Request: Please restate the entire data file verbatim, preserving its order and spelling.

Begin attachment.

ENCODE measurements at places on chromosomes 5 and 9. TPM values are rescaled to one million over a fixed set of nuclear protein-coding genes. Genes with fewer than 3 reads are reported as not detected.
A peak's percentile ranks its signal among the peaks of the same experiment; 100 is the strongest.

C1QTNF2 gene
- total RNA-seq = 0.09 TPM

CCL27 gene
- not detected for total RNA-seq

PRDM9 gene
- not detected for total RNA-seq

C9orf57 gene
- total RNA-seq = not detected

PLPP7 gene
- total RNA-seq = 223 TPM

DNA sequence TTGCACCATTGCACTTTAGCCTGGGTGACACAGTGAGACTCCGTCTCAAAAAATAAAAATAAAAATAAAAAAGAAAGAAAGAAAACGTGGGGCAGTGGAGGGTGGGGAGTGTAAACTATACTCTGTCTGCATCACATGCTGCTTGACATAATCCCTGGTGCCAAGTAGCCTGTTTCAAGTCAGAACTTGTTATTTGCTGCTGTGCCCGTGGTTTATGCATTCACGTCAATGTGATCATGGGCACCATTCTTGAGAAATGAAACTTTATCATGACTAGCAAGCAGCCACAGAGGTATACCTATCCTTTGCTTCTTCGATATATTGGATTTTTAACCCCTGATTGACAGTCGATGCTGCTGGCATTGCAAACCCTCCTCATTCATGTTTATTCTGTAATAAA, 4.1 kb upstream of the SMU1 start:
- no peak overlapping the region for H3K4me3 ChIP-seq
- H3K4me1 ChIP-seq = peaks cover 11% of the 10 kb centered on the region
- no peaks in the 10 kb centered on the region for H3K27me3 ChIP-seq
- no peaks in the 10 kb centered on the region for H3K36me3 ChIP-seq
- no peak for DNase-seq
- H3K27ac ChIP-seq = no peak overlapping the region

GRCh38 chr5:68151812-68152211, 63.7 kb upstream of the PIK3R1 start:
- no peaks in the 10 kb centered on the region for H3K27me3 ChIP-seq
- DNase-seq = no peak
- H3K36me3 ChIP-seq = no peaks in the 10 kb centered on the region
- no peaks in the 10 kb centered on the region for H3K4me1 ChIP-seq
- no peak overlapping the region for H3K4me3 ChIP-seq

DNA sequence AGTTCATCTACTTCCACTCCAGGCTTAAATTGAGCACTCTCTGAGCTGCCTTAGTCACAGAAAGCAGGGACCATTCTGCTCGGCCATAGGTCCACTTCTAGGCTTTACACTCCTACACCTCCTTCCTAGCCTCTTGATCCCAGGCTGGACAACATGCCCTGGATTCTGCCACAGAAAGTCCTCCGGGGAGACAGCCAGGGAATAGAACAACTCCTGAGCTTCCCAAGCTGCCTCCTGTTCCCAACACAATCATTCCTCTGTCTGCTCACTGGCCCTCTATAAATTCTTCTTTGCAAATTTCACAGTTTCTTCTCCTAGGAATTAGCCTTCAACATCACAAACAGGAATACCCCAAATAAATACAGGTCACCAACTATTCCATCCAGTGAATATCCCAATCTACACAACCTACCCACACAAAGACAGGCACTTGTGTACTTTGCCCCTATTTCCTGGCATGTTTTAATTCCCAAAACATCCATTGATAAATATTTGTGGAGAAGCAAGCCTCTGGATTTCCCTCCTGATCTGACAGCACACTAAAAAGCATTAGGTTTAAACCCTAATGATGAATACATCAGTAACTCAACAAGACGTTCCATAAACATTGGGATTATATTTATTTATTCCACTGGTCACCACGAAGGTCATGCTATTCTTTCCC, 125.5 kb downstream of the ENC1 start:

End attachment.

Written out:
ENCODE measurements at places on chromosomes 5 and 9. TPM values are rescaled to one million over a fixed set of nuclear protein-coding genes. Genes with fewer than 3 reads are reported as not detected.
A peak's percentile ranks its signal among the peaks of the same experiment; 100 is the strongest.

C1QTNF2 gene
- total RNA-seq = 0.09 TPM

CCL27 gene
- not detected for total RNA-seq

PRDM9 gene
- not detected for total RNA-seq

C9orf57 gene
- total RNA-seq = not detected

PLPP7 gene
- total RNA-seq = 223 TPM

DNA sequence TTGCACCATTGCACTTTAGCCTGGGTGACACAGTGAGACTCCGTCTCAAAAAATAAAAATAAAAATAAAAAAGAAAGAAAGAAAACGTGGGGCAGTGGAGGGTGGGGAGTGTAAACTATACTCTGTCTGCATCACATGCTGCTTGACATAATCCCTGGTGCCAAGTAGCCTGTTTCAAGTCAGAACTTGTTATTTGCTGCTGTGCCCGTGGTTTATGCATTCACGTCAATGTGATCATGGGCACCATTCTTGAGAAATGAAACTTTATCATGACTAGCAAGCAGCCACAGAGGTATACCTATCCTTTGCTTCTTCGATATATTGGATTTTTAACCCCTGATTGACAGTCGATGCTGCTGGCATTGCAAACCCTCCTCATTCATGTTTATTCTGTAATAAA, 4.1 kb upstream of the SMU1 start:
- no peak overlapping the region for H3K4me3 ChIP-seq
- H3K4me1 ChIP-seq = peaks cover 11% of the 10 kb centered on the region
- no peaks in the 10 kb centered on the region for H3K27me3 ChIP-seq
- no peaks in the 10 kb centered on the region for H3K36me3 ChIP-seq
- no peak for DNase-seq
- H3K27ac ChIP-seq = no peak overlapping the region

GRCh38 chr5:68151812-68152211, 63.7 kb upstream of the PIK3R1 start:
- no peaks in the 10 kb centered on the region for H3K27me3 ChIP-seq
- DNase-seq = no peak
- H3K36me3 ChIP-seq = no peaks in the 10 kb centered on the region
- no peaks in the 10 kb centered on the region for H3K4me1 ChIP-seq
- no peak overlapping the region for H3K4me3 ChIP-seq

DNA sequence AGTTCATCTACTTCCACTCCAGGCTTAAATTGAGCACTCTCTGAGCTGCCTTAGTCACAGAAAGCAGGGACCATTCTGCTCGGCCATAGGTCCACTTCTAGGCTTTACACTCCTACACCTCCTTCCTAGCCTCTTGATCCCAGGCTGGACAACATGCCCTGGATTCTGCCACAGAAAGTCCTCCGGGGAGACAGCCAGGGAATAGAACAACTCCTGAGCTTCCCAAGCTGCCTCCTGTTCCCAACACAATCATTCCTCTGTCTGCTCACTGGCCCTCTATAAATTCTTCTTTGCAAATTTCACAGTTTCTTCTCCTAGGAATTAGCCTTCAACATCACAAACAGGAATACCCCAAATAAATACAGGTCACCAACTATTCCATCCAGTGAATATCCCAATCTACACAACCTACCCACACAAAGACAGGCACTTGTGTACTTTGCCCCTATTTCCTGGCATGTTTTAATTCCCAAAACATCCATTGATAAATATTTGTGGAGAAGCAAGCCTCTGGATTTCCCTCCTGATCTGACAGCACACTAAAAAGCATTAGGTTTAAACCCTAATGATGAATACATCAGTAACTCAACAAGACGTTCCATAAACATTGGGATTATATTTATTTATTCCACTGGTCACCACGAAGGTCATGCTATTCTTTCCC, 125.5 kb downstream of the ENC1 start: